New Age

Stonehenge, Avebury and megalithic news

High turn out for 2010 Summmer solstice BBC (opens in new window)

Heavy police presence for 2010 Summer solstice says Guardian (opens in new window)

Stonehenge not voted as one of the Seven Wonders of the World

100 million people voted and the list has been revealed:
The Statue of Christ Redeemer, Brazil
Peru’s Machu Picchu, Peru
Chichen Itza pyramid, Mexico
The Great Wall of China
Petra, Jordan
The Colosseum, Rome
Taj Mahal, India

Silbury Hill - site of a Roman village

Silbury Hill
March 10th 2007 - Archaeologists have recently made a surprise discovery at the foot of Silbury Hill in Wiltshire, part of the Avebury World Heritage Site - remains of a Roman settlement. The hill is the largest prehistoric structure in Europe, 37 metres high with a flat top 30m in diameter and nearly 5,000 years old. The Roman road, that is now the A4, changed its usual straight route to go around Silbury Hill, proving that the Romans recognised the prehistoric man-made mound.

English Heritage scientists were carrying out a geo-physical survey before restoration work to stabilise the hill begins. The new data shows a village-sized settlement, consisting of streets and houses, the size of around 24 football pitches. The scientific team used caesium magnetometers which pick up magnetic disturbances in the soil, up to 1.5 metres deep.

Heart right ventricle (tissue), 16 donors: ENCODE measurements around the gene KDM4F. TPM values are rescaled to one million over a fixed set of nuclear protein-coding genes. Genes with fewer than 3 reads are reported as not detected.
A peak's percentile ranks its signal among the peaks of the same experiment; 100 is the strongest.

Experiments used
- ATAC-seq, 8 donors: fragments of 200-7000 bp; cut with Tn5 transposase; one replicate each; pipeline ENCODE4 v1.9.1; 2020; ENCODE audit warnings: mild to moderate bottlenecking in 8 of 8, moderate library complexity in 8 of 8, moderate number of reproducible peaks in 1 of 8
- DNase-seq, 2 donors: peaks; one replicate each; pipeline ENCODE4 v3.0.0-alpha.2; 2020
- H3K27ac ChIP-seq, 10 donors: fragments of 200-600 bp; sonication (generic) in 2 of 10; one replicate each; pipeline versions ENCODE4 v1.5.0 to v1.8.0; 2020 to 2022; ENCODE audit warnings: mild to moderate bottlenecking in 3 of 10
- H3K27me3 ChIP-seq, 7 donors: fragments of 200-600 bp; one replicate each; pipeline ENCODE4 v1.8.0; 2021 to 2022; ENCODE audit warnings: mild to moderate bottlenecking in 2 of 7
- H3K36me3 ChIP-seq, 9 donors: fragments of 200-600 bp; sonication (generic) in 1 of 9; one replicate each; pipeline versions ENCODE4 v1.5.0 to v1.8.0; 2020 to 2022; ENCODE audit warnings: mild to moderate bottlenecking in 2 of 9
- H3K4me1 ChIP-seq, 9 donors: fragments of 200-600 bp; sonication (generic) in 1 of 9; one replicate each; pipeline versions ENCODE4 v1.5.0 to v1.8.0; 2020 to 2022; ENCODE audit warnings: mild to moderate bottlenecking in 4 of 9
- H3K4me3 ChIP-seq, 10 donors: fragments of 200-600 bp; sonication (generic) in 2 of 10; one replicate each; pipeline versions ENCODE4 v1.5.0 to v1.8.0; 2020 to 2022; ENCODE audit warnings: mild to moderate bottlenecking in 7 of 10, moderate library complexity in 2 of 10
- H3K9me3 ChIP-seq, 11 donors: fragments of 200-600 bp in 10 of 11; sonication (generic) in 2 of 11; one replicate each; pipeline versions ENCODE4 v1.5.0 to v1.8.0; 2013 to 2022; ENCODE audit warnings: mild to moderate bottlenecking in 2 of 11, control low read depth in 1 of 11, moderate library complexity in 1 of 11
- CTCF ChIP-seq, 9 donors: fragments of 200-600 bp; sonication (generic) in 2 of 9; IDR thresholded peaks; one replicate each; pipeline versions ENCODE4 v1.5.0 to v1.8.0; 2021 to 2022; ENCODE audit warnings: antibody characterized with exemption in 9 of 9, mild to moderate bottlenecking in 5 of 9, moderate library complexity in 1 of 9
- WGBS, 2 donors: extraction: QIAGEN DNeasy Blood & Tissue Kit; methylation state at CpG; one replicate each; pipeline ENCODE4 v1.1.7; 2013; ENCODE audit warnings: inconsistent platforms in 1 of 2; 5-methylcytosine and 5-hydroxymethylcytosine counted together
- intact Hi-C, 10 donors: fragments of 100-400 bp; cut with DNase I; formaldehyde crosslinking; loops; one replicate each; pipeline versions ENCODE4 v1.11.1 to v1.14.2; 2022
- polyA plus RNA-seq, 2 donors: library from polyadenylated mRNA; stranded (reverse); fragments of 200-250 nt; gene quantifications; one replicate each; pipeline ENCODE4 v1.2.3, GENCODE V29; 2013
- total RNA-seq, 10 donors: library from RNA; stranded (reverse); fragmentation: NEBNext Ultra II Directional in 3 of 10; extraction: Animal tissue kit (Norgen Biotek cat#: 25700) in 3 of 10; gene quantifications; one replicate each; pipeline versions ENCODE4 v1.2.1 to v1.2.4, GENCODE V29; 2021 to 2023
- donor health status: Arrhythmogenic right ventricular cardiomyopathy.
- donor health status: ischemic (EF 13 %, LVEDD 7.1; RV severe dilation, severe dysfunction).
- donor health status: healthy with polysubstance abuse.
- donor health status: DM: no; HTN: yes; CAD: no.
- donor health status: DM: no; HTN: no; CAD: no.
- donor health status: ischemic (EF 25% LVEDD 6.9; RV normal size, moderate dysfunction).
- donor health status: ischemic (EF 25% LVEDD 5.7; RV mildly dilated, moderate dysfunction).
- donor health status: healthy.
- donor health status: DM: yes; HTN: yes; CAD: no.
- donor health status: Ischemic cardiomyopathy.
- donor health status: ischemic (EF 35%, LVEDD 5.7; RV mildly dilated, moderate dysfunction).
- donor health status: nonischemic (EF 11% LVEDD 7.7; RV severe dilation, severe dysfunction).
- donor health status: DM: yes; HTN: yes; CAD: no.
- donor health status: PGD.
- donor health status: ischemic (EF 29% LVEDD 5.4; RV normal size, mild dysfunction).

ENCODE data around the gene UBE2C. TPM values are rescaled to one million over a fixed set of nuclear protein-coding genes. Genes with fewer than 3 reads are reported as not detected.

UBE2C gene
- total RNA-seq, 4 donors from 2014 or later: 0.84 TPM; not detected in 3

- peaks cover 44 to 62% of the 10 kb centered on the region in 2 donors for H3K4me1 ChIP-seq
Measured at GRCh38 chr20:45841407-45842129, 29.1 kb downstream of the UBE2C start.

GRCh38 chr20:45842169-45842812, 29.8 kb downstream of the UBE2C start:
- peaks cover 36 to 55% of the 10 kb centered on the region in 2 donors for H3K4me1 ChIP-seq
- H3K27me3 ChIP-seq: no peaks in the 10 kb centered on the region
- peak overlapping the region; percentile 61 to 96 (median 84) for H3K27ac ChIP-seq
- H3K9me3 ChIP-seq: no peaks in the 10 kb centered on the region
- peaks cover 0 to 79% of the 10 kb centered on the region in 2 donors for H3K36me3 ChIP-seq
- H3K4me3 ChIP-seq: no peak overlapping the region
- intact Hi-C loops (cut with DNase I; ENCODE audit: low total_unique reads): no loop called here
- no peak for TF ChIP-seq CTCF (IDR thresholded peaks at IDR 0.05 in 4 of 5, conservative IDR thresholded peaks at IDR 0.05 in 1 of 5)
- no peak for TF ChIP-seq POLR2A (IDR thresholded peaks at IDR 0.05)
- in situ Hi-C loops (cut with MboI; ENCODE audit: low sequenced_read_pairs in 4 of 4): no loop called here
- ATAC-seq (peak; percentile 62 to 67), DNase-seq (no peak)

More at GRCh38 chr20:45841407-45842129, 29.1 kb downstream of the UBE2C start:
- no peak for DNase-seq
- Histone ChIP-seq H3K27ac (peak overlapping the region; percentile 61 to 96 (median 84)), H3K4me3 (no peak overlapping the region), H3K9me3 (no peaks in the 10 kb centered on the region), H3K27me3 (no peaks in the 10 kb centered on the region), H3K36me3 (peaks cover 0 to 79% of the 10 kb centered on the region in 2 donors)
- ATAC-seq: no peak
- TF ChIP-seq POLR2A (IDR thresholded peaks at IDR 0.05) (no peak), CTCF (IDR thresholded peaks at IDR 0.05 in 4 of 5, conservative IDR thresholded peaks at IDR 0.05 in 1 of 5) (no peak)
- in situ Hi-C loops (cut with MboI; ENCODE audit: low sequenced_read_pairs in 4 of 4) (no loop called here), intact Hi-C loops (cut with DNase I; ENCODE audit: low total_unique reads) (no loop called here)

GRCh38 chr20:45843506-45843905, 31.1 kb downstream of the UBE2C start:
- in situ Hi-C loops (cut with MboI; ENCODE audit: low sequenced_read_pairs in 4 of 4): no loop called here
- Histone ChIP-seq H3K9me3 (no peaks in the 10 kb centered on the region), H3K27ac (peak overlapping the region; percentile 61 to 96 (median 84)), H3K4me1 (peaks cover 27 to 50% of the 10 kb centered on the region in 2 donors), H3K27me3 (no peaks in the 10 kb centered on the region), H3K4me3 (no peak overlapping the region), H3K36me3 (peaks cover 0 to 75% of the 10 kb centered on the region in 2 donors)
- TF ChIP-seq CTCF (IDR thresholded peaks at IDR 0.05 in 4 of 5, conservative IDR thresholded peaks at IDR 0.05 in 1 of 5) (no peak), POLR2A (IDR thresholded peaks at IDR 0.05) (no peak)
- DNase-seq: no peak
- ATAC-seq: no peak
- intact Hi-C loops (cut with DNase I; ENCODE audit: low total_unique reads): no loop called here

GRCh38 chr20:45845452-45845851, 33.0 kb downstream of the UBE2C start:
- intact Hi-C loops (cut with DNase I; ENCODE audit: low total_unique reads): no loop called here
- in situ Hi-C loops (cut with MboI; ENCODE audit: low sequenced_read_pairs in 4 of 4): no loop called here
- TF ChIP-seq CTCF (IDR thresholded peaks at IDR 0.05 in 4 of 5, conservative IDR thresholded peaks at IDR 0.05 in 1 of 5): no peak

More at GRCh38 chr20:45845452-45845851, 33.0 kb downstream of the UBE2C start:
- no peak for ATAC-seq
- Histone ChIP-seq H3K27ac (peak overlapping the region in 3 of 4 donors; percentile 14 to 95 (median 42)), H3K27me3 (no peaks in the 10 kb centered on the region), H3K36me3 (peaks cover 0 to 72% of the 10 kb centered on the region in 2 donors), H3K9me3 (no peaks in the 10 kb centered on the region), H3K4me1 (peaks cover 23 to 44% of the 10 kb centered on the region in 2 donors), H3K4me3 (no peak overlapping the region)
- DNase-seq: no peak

It has been suggested by experts that Silbury Hill might have been a stop-over point for Roman travellers on their way to Bath to take the waters. It is also likely that the Romans would have been drawn to the sacred setting of a prehistoric site near to water - Winterbourne River and the Swallowhead Spring are close by.

Silbury Hill Myths and Legends

Long, long ago in the town of Devizes, people began to speak ill of the devil, so hearing of this he went to the town intending to dump a huge bag of earth on them all. The people luckily heard about this and so sent their bravest man to meet Lucifer. He carried with him a big bag full of worn old shoes, and he tried to convince the devil that he had worn out all these shoes walking from Devizes (when in truth it was only 5 miles away!) The devil, already tired of walking, couldn't face the prospect of walking much further, so dumped his huge pile of earth where he stood. This is why Silbury hill is where it is today! There are many different versions of this tale, such as : the devil was angry with Devizes because they had turned to Christianity, and that the brave man who went to meet the devil, told him that when he had started his journey from Devizes he was a young boy.

The purpose of Silbury Hill remains a mystery. Was it perhaps a viewing or signalling platform? No burials have ever been found inside the hill. The mound was used as a fortification during 11th and 12th Centuries, which is when the terrace was made.

Silbury Hill neolithic mound

Silbury Hill winter

The enigmatic neolithic mound of Silbury Hill turns out to have had a Roman settlement nestling at its foot 2000 years ago. A small Roman settlement had already been discovered on Waden Hill, 300 metres to the east of Silbury, but until now nobody was aware of such a large Roman presence in the area.

Heavy rain during May 2000 caused damage to the hill as the water dripped inside the mound, causing the collapse of an 18th century shaft. Tunnels dug in 1776, 1849 and 1968 have made this giant Neolithic tumulus we know as Silbury Hill, near Avebury unstable. English Heritage have announced a multi-million repair project will now take place. The work is due to begin in May and end in September and will hopefully allow archaeologists to excavate the Roman site nearby.

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